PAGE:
This last decade in art has turned out a ton of larger than life sculptural work, specifically in the realm of inflatable sculpture. As adults, we never seem to get over the pure bliss of bouncy houses from our childhood, and as art lovers we are drawn to these works, made from thin plastic that are able to tower over us once filled with air. Artists have used this medium to make shocking and conceptually multilayered statements, such as Paul McCarthy’s “Complex System,” a building-sized pile of poo that made international headlines when it deflated in Hong Kong this past spring, leaving behind quite the brown mess. Other artists have merged inflatable sculpture with architecture and infused it with an interactive element that takes the classic “bouncy house” into a sophisticated architectural wonderland, such as Alan Parkinson (also known as “Architects of Air”) has done with his Luminaria. Other artists included below are: David Byrne, Eder Castillo, FriendsWithYou, Florentijn Hoffman, Chad Person, Tam Wai Ping and Geraldo Zamproni.
This Labor Day Weekend, enjoy the following parade of images that reviews some of the most exciting and celebrated inflatable sculptures that have emerged within the past ten years.
Erin Hanson’s Reminders series captures everyday thoughts and places these reminder-thoughts near an appropriate domestic location. These colorful reminder text designs inject daily mundane tasks, like washing dishes, brushing teeth, reading, and watching television with fun, humor, and whimsy. Hanson’s appropriately titled blog, Recovering Lazyholic, began as an attempt to combat laziness and mainly feature two things she loves: photography and graphic design, both of which comprise this particular series. These multi-colored letters remind me of the colorful alphabet magnets commonly found on refrigerators, and my first encounters with them as a child. Whatever the task at hand, Hanson’s designs and photography remind us that we need to accomplish these tasks, but also to live these tasks a little more colorfully and playfully. Hanson lives and works in Austin, Texas.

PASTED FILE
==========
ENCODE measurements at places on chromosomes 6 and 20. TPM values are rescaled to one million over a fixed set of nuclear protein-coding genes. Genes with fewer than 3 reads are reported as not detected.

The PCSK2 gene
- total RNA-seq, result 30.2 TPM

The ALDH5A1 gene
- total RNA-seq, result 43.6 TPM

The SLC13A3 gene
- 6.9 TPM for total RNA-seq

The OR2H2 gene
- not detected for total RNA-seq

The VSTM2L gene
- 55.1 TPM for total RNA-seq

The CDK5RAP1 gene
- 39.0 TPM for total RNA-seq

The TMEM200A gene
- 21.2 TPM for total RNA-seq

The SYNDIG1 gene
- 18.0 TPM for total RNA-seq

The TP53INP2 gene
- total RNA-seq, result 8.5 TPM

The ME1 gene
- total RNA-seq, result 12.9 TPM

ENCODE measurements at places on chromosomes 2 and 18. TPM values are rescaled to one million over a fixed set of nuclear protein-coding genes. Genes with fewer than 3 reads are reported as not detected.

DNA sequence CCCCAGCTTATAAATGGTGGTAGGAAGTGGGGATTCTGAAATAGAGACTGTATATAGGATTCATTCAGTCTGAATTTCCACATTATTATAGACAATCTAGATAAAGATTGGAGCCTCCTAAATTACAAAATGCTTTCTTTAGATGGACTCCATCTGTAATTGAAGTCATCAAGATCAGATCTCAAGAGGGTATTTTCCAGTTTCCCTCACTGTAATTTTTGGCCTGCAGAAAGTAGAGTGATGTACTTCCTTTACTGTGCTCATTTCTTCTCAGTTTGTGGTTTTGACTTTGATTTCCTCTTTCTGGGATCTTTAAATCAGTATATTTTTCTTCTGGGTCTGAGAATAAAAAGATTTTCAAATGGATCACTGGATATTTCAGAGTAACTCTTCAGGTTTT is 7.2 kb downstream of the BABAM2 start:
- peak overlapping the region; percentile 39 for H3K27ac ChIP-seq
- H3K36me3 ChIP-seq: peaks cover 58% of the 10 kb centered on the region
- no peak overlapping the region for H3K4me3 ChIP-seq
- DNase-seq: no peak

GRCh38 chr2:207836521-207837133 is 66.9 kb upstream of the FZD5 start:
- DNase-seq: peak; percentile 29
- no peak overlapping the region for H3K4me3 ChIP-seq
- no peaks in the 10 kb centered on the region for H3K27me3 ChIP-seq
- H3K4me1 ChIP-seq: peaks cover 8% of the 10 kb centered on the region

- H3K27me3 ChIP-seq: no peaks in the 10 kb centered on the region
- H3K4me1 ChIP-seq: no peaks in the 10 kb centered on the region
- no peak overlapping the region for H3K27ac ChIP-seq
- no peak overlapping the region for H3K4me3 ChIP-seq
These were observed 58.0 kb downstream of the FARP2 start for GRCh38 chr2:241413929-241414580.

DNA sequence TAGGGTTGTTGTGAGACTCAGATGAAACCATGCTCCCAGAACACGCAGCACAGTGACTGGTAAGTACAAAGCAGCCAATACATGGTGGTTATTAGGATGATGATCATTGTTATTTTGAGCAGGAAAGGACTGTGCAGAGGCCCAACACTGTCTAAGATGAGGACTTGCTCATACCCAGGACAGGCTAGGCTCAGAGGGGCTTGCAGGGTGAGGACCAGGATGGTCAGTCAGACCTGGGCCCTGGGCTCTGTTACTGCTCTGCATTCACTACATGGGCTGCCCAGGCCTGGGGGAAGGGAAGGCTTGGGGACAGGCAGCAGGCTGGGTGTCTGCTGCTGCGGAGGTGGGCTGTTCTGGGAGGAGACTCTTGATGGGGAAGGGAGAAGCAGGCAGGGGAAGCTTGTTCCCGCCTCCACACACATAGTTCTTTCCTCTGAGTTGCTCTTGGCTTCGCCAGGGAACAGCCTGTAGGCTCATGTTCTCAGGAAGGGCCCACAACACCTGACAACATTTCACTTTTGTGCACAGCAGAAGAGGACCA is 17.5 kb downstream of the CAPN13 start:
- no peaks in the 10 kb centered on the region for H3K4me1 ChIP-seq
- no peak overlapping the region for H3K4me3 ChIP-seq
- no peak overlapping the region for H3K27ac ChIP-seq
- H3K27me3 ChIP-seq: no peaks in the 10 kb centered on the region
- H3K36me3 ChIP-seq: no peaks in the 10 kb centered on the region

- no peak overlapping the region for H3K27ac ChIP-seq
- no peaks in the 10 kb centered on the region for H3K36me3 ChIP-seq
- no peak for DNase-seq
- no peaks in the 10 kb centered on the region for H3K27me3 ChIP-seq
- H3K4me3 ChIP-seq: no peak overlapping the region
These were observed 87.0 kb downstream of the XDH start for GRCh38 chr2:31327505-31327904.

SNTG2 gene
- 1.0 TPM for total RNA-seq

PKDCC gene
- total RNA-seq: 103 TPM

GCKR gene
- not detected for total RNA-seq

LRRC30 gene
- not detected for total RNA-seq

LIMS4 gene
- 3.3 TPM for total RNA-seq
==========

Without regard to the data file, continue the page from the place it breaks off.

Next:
Artist Stevie Gee seems to be as laid back as his art work. Skateboards, surfboards, fins, and posters all bear his unique styling. Gee’s illustration work feels as if it’s pulled from an endless sunset in the middle of an endless summer. At once retro and fresh, the images seem to be culled from a collective memory of skateboarding/surf culture and its heritage. His endearing style has won him high-profile clients such as Vans, Nike, and Lacoste.
Edinburgh-based artist Polly Verity creates detailed and intricate sculptures out of paper and wire. Most of her subjects are animals or mythological creatures and the size of her sculptures range from palm to life sized. The wire for the sculptures is built up into a 3D frame and this becomes the contour and outline of the creature. The wires are joined together through wrapping and pinching; no heat is applied to forge the wire. She then applies wet fine paper that she first sizes with glue onto the structure. The paper dries and tightens up while formed on the frame. Her creations are usually kept encased in a glass dome or box for protection and display.
In addition to these incredible sculptures, Verity also creates geometric origami paper art and wearable paper art. Her ability to meticulously create such delicate and intricate designs out of basic and simple tools like paper and wire is impressive. Be sure to check out her Flickr page for more photos, including some of a project she worked on with her brother involving the sculpting of crumpled tissue paper organs.